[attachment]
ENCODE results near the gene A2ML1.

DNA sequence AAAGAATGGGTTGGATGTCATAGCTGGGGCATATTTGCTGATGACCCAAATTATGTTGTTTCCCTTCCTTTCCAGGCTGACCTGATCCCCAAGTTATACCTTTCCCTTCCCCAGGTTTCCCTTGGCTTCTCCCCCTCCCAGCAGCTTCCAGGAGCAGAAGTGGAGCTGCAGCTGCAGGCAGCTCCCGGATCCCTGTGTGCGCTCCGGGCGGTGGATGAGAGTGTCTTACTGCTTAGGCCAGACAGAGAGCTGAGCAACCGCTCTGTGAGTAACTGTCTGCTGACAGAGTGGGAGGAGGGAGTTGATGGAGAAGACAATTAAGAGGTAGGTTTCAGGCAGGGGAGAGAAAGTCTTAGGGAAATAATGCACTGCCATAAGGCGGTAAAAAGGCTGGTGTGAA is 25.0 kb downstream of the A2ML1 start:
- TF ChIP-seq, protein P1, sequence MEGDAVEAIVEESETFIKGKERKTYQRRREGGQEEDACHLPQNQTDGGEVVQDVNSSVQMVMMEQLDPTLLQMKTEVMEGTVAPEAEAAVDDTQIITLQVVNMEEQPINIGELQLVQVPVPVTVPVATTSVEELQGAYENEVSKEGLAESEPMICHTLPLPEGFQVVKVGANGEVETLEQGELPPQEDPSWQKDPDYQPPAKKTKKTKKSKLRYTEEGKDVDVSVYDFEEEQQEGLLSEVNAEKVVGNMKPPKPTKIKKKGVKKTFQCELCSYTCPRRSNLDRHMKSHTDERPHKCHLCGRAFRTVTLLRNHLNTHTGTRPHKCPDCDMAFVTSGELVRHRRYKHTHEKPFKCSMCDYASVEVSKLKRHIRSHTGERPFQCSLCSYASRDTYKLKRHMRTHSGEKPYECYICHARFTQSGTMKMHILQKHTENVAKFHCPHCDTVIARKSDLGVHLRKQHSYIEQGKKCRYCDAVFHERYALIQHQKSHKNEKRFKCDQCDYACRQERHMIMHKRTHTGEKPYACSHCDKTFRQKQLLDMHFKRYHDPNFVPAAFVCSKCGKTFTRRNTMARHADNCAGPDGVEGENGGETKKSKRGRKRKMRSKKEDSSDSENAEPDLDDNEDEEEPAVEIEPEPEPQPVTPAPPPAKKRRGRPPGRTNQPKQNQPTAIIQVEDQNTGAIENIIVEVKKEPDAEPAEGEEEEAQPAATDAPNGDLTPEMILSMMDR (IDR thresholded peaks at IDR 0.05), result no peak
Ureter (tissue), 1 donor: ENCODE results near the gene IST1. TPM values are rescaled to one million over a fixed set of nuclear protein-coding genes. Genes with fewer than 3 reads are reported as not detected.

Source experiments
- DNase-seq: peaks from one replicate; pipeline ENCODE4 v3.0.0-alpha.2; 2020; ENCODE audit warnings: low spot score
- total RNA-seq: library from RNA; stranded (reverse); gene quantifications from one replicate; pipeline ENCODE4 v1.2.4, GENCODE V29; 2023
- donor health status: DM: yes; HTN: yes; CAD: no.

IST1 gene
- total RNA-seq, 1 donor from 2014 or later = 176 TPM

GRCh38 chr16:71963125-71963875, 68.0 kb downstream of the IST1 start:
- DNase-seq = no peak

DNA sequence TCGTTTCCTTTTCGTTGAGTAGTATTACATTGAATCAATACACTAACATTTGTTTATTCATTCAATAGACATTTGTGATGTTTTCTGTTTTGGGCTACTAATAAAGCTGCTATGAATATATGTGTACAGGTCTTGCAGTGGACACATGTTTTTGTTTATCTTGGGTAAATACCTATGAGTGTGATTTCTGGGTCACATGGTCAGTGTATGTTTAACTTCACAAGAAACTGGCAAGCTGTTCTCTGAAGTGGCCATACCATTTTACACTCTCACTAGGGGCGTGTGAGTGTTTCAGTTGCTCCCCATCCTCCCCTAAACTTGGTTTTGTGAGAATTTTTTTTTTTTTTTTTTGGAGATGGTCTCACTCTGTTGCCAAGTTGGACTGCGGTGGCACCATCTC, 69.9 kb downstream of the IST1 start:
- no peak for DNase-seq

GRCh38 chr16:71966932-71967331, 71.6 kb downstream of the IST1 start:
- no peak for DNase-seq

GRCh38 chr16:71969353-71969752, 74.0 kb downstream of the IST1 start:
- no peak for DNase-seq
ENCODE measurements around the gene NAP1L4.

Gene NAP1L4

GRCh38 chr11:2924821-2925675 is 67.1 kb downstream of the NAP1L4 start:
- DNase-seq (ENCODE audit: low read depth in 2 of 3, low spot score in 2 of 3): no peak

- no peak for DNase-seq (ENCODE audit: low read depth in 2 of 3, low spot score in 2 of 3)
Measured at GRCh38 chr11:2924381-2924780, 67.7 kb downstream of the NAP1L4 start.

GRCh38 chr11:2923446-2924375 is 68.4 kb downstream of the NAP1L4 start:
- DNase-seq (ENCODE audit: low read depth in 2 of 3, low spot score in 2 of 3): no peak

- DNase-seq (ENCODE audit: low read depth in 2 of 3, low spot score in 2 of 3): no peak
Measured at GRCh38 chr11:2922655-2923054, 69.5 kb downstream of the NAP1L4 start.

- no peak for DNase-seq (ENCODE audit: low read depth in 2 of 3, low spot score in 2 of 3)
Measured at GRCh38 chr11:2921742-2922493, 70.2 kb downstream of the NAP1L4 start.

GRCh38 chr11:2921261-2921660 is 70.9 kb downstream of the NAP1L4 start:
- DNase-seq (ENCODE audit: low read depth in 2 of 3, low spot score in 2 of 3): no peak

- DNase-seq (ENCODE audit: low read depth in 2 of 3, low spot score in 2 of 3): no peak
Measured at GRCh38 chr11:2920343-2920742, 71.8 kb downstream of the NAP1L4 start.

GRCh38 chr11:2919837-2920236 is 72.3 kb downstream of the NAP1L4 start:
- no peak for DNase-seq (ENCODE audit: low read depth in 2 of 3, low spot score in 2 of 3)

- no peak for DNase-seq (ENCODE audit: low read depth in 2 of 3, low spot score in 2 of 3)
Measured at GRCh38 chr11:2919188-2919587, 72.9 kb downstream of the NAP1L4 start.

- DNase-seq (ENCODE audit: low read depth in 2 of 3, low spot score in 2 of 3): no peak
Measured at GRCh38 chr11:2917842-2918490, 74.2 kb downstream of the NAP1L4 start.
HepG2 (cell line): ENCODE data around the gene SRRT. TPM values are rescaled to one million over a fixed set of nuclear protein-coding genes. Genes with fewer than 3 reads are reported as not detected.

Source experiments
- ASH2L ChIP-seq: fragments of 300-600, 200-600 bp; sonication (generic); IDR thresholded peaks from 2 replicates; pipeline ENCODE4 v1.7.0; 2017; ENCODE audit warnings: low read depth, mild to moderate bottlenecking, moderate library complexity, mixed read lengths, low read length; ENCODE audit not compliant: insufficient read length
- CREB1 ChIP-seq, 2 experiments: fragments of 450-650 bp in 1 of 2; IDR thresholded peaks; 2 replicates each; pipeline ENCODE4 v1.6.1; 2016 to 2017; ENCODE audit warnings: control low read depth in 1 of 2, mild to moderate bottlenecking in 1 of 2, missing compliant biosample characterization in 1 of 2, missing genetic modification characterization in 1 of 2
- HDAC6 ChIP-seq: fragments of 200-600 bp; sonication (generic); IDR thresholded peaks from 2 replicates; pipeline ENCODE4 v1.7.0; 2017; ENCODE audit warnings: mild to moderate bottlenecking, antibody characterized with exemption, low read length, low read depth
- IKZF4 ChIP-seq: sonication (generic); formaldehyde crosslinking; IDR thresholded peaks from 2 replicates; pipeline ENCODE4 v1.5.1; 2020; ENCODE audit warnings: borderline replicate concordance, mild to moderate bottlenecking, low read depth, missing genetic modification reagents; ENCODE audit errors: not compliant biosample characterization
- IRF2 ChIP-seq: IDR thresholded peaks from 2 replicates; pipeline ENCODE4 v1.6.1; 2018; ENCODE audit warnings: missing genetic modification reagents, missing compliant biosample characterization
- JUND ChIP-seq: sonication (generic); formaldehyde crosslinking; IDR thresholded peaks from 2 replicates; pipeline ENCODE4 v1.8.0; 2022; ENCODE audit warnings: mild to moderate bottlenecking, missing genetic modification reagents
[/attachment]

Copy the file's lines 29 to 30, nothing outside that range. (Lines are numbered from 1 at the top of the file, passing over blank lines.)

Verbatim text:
- no peak for DNase-seq (ENCODE audit: low read depth in 2 of 3, low spot score in 2 of 3)
Measured at GRCh38 chr11:2921742-2922493, 70.2 kb downstream of the NAP1L4 start.